Fish farming industry must clean up its act

Salmon farm crop

A moderately large fish farm will dump the same amount of sewage as a town twice the size of Oban, an expert claims

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15th May 2018 by Graham Martin 0 Comments

The National Trust for Scotland (NTS) has called on the country’s fish farming sector to fix its pollution problems before contemplating further expansion.

Its experts say that Scotland has the potential to support a successful aquaculture sector, but only if we effectively manage issues of effluent discharge, disease and chemical pollution.

It says that as a country, our food and drink products trade on associations with a pristine and beautiful natural environment, and we can’t risk undermining this for short-term gain.

Scottish farmed salmon is produced in open cages, anchored in coastal areas of the west coast and the northern isles.

There is currently a moratorium on fish farming on the north and east coasts to protect salmon rivers there. The particular problems for the Scottish industry are the prevalence of sealice, which have a damaging effect on farmed fish, but also on wild salmon and sea trout.

The chemical treatments used to tackle these infestations can cause damage to wild species, including crab, lobster and langoustine, themselves economically important.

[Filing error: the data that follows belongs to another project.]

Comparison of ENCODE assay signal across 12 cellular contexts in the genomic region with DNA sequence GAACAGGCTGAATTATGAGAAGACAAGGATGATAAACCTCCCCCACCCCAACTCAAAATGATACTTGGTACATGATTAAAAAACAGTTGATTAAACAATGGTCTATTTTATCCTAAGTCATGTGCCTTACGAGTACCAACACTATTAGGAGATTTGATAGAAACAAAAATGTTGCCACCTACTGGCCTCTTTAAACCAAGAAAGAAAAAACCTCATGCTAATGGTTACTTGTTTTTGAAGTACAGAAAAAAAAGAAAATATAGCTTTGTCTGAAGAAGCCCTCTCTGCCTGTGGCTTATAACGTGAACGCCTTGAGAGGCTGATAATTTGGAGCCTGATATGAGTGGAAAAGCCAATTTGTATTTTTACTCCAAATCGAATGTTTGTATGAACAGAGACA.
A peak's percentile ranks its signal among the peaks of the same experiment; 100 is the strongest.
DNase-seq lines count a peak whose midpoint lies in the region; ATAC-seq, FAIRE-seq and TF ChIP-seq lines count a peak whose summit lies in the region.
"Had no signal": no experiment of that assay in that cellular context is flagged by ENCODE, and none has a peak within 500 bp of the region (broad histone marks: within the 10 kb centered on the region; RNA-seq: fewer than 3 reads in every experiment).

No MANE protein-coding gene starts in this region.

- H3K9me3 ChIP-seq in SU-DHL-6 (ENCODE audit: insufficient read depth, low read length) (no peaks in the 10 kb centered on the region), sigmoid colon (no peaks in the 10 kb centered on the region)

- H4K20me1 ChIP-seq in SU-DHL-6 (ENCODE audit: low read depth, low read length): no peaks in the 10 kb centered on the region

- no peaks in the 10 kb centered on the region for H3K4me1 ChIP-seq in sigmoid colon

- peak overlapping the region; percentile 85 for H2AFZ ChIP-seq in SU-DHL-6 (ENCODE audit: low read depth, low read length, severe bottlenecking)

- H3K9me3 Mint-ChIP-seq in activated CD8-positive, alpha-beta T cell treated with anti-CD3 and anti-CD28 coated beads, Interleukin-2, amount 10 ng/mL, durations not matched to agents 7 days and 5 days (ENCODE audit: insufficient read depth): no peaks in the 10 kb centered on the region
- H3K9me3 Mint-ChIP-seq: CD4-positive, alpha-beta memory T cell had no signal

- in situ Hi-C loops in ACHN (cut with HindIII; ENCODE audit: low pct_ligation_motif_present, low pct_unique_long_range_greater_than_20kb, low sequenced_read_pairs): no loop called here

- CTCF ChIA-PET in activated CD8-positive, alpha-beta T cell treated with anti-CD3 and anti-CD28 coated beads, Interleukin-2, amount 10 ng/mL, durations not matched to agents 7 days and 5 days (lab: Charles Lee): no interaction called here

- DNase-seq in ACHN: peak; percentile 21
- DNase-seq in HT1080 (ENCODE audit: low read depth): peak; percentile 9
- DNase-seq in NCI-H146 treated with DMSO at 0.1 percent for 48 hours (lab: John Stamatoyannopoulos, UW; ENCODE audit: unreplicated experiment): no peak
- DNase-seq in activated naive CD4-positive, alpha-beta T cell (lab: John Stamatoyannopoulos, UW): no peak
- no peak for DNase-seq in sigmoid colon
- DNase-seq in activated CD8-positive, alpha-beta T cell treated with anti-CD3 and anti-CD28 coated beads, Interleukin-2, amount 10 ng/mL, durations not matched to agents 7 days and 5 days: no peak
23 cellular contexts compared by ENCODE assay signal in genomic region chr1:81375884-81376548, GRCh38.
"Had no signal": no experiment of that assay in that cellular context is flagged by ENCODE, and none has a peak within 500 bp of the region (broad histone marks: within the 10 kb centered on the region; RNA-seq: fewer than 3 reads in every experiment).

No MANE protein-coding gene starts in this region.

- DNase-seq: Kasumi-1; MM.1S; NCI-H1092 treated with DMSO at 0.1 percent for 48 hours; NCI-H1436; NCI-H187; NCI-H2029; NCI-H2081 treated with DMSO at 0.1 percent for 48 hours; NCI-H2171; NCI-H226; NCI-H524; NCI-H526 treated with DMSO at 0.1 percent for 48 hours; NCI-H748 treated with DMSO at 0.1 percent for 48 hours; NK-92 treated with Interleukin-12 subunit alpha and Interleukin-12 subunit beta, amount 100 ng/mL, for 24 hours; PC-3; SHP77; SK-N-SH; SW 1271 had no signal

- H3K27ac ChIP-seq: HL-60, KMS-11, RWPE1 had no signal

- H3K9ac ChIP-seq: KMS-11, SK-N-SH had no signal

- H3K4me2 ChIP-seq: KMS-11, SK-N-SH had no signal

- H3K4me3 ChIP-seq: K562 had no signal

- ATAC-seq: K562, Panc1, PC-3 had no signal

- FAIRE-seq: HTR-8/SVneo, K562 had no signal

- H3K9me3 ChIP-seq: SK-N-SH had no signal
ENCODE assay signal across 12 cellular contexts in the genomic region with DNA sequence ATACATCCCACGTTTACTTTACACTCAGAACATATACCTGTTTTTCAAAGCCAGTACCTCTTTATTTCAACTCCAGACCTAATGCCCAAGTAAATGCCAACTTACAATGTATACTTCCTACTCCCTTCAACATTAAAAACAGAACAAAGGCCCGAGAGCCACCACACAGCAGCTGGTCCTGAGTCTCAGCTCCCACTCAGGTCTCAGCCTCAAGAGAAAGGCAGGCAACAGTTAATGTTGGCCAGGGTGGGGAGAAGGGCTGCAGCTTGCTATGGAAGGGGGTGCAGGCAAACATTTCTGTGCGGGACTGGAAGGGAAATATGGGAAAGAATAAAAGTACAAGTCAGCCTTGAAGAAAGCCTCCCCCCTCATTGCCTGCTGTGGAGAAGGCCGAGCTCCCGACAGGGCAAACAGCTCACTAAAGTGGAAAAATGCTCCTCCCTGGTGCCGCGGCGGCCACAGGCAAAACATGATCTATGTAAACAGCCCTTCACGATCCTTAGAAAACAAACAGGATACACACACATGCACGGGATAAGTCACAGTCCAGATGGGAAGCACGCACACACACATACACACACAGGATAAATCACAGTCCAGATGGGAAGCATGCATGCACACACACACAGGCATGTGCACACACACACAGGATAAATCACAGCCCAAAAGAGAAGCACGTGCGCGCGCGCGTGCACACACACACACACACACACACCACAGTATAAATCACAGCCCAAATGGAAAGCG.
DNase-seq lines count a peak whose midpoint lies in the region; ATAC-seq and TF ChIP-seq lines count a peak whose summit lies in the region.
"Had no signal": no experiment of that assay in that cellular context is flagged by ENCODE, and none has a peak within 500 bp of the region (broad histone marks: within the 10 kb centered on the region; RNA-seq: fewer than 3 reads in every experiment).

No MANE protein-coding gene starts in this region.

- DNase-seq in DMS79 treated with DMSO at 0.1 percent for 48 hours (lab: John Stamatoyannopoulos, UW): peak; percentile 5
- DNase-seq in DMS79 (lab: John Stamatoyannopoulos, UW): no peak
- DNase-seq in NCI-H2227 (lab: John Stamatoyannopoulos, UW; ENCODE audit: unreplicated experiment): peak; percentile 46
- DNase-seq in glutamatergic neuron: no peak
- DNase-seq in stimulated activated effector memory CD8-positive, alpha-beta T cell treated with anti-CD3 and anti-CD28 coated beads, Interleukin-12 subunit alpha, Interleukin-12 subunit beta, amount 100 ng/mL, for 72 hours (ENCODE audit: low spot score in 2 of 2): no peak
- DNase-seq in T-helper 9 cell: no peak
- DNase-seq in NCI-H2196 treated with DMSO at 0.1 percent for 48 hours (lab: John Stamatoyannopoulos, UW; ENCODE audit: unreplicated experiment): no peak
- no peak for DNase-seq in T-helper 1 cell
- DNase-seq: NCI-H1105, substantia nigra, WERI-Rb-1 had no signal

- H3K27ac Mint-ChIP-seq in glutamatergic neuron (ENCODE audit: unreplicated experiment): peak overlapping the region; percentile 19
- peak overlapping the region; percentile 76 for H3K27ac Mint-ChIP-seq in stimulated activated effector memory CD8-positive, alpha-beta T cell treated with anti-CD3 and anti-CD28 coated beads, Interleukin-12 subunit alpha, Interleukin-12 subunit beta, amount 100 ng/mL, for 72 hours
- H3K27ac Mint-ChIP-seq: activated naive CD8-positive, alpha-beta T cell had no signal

NTS senior nature conservation advisor, Dr Richard Luxmoore, said: “The Scottish industry last year lost more than a million fish to sea lice infestations. The impacts on wild fish are harder to measure, but they add to other factors leading to the collapse of wild salmon and sea trout stocks, for instance on the River Awe.

“Remarkably, there is no single government body with responsibility for the health of our wild fish.”

A further problem is the waste food and untreated faeces discharged from fish farms.

Luxmoore said: “A moderately large fish farm will dump the same amount of sewage as a town twice the size of Oban, and, unlike human sewage, it is entirely untreated.”

An inquiry carried out by a Holyrood committee recently said it was “deeply concerned” about the environmental impact of salmon farming, and concluded the status quo was “not an option”.

It was not convinced the sector is being regulated effectively, and made it clear that this needs to be addressed urgently because further expansion must be on an environmentally sustainable basis.

The Scottish Wildlife Trust was among the charities which gave evidence to the Scottish Parliament inquiry.

It stated: “It is clear that the salmon farming industry has been allowed to grow too rapidly without full consideration of the impact it has on the health of the marine environment.”